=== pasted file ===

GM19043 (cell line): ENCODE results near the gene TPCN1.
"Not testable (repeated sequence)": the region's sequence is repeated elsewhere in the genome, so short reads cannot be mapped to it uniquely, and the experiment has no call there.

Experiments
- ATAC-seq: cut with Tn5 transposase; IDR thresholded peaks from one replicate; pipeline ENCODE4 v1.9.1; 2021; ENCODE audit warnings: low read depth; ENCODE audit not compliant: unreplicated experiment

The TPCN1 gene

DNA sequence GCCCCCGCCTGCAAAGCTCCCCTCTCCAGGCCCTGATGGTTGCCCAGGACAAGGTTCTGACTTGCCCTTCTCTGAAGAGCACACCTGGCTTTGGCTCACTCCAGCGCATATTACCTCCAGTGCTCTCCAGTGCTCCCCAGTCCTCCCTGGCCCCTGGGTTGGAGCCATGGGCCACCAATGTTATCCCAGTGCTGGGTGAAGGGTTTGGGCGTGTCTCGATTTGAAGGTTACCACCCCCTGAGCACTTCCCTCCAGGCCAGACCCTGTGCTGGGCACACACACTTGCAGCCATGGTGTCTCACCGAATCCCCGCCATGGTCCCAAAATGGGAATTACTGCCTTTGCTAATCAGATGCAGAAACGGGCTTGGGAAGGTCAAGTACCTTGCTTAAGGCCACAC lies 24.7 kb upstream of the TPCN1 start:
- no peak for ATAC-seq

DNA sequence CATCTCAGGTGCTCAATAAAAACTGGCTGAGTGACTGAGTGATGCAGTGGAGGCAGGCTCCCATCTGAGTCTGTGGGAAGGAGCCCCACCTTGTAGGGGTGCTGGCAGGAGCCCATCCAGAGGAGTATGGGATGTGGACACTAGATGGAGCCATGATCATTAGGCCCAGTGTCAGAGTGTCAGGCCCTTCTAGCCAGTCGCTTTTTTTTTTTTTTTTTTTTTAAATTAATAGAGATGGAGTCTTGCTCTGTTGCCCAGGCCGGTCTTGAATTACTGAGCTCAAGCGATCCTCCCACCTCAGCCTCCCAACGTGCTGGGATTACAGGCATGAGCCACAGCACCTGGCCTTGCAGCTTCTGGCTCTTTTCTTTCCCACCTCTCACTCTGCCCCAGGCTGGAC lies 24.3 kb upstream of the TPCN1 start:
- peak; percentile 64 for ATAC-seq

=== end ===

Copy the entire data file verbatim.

GM19043 (cell line): ENCODE results near the gene TPCN1.
"Not testable (repeated sequence)": the region's sequence is repeated elsewhere in the genome, so short reads cannot be mapped to it uniquely, and the experiment has no call there.

Experiments
- ATAC-seq: cut with Tn5 transposase; IDR thresholded peaks from one replicate; pipeline ENCODE4 v1.9.1; 2021; ENCODE audit warnings: low read depth; ENCODE audit not compliant: unreplicated experiment

The TPCN1 gene

DNA sequence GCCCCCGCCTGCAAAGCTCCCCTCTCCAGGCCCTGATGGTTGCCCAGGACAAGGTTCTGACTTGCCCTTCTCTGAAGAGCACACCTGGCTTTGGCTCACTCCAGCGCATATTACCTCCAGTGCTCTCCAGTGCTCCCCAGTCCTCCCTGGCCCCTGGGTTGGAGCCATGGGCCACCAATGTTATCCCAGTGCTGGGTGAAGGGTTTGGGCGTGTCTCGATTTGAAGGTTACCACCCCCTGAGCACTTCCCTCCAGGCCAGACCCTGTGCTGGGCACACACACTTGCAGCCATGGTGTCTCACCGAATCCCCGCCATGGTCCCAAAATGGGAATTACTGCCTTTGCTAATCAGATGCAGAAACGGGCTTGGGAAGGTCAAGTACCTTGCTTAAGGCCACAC lies 24.7 kb upstream of the TPCN1 start:
- no peak for ATAC-seq

DNA sequence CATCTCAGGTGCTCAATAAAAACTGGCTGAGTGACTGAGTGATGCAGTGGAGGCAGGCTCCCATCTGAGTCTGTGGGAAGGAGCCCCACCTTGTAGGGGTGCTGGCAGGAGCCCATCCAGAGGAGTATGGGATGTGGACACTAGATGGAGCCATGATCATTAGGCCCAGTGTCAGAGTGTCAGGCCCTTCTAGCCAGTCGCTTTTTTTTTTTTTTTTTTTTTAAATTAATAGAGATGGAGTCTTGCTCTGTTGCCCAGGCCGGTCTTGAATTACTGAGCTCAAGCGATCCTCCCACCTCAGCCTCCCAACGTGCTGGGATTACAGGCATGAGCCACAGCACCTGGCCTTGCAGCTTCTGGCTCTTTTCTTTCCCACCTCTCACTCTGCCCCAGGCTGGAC lies 24.3 kb upstream of the TPCN1 start:
- peak; percentile 64 for ATAC-seq